Authors: Steyerberg EW, Neville B, Weeks JC, Earle CC
Title: Referral patterns, treatment choices, and outcomes in locoregional esophageal cancer: a population-based analysis of elderly patients.
Journal: J Clin Oncol 25(17):2389-96
Date: 2007 Jun 10
Abstract: PURPOSE To determine the impact of demographics and comorbidity on access to specialists' services, treatment, and outcome for patients with locoregional esophageal cancer. PATIENTS AND METHODS We performed a retrospective cohort study of 3,538 patients older than age 65 years who were diagnosed with locoregional esophageal cancer between 1991 and 1999 in one of 11 regions monitored by the Surveillance, Epidemiology, and End Results tumor program. We examined linked Medicare claims for assessment by a surgeon, radiation oncologist, or medical oncologist and subsequent treatment with surgery, radiation, or chemotherapy. Logistic regression analyses were performed for seeing a specialist and for undergoing treatment according to age, sex, race, socioeconomic status, geographic region, and presence of comorbidities. Cox proportional hazards analyses were performed to estimate hazard ratios (HRs) for survival with and without adjustment for treatment received. Results Seeing a cancer specialist depended especially on age and region of diagnosis. These same factors were also related to subsequent treatment decisions, but associations were reversed in some regions, such that treatment depended less on region. Older patients had poorer survival (HR = 2.0 for 85+ v 65 to 69 years), which was partly explained by treatment received (HR decreased to 1.5 when adjusted for treatment). CONCLUSION Older patients have less intensive treatment of esophageal cancer, which is explained by both a lower rate of seeing a cancer specialist and by less intensive treatment once seen. Referring physicians and treating specialists must ensure that elderly patients are not deprived of the opportunity to consider all of their treatment options.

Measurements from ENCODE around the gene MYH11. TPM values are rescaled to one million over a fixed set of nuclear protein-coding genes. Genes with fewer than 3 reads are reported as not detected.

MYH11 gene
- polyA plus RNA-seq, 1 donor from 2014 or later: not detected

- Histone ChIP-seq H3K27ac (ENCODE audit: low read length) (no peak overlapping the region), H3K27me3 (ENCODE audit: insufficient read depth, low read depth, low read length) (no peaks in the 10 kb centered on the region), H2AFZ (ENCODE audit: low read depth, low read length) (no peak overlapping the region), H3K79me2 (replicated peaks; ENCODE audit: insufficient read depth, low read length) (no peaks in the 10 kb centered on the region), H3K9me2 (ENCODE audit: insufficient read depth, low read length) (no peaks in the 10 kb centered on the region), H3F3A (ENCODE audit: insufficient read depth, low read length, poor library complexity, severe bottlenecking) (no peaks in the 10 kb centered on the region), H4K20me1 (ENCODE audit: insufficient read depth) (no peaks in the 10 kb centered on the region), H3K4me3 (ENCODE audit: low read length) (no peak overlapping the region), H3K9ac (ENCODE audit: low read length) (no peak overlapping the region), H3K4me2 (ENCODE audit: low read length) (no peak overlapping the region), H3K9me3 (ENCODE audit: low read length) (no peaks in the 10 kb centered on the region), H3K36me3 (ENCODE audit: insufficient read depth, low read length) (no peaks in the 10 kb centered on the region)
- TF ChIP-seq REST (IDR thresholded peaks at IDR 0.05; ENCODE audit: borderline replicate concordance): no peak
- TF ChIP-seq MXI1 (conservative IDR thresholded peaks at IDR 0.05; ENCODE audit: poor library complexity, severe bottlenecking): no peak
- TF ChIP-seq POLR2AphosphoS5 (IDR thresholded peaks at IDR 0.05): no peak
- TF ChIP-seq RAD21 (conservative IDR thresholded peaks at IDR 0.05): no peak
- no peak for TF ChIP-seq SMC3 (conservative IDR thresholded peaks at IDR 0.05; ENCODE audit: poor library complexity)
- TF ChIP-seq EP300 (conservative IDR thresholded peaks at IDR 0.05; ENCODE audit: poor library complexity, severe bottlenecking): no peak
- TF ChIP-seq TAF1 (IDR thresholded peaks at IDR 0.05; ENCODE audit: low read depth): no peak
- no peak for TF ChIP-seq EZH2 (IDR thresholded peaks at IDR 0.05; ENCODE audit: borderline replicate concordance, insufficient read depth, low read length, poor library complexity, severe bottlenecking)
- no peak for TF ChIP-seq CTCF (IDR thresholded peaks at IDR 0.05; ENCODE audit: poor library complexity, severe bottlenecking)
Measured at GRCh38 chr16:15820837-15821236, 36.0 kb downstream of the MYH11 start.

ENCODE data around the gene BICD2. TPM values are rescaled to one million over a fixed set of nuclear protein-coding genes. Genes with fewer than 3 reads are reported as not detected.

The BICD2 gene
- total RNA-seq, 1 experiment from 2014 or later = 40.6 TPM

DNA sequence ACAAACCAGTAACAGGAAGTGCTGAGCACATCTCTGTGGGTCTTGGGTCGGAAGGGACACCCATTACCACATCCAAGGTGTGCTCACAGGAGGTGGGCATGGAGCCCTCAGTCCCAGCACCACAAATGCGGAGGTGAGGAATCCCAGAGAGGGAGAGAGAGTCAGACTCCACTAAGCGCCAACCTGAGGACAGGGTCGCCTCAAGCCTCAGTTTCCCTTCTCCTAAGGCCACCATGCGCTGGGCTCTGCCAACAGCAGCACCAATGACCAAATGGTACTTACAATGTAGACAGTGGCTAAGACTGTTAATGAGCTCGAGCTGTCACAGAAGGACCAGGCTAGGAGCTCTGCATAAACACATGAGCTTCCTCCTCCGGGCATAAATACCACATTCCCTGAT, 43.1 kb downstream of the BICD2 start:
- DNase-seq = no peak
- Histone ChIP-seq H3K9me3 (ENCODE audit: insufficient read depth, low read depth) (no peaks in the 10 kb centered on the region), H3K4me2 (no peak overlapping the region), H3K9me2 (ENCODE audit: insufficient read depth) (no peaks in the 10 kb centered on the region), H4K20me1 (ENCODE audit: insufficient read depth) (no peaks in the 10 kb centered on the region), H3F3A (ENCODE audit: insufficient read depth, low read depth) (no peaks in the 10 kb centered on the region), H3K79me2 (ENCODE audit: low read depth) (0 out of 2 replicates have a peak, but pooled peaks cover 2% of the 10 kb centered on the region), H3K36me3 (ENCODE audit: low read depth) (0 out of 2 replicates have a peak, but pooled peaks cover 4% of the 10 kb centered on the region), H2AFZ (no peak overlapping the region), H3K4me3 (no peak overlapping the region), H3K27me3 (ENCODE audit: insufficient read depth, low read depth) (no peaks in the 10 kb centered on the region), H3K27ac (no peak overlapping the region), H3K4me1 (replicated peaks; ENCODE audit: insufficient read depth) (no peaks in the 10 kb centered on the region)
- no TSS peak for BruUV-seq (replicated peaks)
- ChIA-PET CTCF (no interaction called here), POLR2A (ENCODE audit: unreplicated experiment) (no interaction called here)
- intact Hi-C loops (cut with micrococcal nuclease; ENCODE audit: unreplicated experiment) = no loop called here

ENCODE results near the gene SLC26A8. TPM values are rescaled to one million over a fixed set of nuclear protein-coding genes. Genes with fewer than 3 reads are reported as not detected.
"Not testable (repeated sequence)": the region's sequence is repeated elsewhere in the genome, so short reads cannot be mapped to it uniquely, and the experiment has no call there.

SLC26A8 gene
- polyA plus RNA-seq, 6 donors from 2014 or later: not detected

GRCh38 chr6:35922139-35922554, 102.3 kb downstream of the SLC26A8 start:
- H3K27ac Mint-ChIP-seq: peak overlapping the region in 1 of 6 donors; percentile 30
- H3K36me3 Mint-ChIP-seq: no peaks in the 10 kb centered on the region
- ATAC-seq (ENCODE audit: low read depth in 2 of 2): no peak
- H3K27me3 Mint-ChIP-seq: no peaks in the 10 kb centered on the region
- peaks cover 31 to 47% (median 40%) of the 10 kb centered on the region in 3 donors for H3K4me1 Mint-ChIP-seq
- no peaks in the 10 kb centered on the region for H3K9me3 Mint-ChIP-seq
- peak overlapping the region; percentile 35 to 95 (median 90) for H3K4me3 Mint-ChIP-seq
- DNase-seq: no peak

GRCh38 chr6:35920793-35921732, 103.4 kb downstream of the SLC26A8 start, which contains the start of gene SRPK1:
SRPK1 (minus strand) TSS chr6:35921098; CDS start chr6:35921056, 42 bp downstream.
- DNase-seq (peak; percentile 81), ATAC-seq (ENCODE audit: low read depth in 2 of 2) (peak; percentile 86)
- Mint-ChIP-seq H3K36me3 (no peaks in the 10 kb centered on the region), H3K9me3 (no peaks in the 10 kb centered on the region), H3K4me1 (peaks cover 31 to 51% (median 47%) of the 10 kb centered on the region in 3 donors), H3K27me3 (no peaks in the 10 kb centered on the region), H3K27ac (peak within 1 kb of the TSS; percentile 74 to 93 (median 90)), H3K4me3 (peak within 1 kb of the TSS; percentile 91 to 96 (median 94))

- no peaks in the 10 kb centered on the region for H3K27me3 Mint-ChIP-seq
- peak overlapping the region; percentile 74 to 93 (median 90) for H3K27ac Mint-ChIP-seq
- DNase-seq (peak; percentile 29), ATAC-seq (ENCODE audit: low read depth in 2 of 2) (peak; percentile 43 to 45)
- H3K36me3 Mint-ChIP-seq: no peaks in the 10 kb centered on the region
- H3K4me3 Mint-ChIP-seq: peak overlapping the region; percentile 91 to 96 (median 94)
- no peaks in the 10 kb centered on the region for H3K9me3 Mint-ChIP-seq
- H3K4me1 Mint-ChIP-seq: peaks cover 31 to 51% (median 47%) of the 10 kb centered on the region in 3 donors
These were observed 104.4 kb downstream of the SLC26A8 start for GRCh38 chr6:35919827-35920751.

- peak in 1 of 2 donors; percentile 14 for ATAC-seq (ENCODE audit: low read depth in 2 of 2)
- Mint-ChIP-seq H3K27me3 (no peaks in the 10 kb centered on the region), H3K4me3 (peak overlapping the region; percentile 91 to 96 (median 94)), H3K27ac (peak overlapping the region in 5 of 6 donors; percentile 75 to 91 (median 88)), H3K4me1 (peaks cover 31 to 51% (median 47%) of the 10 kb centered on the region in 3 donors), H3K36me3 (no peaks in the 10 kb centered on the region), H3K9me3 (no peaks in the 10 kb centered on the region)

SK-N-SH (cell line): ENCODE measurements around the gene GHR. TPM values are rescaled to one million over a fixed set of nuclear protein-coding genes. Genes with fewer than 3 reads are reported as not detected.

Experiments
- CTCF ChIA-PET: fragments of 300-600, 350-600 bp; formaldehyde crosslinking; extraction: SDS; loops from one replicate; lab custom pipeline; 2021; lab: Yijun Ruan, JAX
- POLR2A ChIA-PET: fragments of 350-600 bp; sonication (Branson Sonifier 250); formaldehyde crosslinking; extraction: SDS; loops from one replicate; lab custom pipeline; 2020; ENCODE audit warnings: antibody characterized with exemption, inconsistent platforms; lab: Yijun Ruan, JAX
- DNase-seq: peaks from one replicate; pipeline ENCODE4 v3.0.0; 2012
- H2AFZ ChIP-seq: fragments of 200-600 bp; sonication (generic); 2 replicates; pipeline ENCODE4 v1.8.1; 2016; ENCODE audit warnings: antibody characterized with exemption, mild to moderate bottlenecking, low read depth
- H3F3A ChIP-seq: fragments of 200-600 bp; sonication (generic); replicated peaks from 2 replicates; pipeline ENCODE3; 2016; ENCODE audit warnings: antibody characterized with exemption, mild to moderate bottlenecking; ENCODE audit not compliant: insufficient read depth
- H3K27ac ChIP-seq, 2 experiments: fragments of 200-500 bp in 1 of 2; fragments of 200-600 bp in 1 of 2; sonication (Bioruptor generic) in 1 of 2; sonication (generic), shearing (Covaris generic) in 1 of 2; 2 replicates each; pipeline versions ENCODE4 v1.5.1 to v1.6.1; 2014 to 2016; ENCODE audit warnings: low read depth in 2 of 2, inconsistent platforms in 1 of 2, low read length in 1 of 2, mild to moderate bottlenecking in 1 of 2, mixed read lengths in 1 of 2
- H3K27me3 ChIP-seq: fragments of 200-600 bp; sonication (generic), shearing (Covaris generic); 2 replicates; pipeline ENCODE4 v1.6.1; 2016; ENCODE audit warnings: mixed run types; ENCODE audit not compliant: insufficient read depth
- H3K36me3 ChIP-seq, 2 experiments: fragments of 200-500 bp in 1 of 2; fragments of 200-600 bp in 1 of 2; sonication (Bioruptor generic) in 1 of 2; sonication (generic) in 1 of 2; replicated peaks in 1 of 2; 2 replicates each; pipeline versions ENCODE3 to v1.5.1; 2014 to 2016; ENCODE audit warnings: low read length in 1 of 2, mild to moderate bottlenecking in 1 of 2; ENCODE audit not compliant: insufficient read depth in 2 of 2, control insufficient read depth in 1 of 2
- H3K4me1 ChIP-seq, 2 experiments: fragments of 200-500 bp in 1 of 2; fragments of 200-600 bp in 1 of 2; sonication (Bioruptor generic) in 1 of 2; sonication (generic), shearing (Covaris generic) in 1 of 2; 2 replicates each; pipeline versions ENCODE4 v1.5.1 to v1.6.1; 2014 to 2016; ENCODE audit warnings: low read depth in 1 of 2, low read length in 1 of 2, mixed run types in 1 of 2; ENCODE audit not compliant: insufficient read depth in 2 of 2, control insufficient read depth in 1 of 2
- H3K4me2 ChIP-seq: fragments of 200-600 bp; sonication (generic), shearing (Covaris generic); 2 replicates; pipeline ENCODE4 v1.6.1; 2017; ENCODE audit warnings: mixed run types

Last Updated: 14 Sep 2018